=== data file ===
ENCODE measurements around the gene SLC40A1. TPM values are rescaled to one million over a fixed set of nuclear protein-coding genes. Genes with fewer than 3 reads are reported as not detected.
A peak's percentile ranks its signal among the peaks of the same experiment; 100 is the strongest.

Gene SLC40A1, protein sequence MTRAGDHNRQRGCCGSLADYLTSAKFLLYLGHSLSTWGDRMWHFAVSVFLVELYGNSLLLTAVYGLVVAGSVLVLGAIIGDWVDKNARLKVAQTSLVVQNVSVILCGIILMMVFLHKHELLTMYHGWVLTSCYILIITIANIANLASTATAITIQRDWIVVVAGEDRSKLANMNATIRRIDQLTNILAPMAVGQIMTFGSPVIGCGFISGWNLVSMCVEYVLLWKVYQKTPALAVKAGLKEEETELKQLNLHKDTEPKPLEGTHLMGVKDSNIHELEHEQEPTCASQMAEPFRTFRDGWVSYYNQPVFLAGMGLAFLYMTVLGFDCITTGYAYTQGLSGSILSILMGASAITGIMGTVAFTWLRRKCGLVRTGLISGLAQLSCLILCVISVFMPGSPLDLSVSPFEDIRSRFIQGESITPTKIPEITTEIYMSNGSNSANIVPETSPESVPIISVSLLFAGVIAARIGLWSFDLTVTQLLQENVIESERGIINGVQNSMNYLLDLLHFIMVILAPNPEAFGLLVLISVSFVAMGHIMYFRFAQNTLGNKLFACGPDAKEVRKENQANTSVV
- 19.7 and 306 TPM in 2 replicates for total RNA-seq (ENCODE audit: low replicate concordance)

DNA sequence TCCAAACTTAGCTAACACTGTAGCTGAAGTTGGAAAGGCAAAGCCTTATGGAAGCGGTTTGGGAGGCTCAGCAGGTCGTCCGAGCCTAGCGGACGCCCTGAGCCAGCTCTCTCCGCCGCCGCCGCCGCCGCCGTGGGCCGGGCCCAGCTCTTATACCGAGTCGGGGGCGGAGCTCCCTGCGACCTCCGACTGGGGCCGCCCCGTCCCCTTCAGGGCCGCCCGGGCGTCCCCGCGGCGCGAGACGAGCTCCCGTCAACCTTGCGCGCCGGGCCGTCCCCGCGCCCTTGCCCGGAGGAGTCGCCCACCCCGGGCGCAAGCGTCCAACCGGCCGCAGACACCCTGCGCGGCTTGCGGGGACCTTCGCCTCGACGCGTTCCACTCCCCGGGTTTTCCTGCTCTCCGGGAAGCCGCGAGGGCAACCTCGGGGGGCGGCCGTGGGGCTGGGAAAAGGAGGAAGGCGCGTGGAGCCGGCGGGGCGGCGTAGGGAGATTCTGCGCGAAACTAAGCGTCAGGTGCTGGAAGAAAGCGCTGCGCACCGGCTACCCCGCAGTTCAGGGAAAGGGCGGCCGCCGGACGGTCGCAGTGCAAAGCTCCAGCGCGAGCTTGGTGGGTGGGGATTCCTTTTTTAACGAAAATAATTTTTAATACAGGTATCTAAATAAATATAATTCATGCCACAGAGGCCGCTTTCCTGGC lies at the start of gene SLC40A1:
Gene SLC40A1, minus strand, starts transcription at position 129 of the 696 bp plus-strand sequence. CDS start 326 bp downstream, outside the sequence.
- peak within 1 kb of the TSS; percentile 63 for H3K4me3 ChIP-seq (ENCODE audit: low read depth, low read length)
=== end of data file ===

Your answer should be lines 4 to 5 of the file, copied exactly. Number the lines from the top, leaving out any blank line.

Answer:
- 19.7 and 306 TPM in 2 replicates for total RNA-seq (ENCODE audit: low replicate concordance)

DNA sequence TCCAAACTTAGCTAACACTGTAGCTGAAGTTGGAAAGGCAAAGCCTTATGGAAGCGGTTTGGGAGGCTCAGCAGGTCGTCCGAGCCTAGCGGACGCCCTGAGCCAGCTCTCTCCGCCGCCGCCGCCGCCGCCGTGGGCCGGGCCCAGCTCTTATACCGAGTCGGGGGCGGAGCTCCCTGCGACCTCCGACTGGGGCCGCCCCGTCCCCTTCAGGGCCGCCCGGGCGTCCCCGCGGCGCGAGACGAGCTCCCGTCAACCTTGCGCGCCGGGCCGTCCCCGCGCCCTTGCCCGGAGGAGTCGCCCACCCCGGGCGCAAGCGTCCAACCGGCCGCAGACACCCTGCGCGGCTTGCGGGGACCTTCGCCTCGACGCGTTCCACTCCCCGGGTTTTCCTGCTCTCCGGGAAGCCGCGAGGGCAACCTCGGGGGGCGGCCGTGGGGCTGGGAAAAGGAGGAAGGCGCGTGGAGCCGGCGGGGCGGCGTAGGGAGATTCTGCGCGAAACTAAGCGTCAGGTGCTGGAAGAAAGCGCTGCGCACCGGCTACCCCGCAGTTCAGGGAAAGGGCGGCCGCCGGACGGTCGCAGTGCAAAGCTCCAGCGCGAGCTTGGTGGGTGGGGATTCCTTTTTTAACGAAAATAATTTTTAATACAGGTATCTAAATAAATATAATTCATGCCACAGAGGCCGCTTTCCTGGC lies at the start of gene SLC40A1: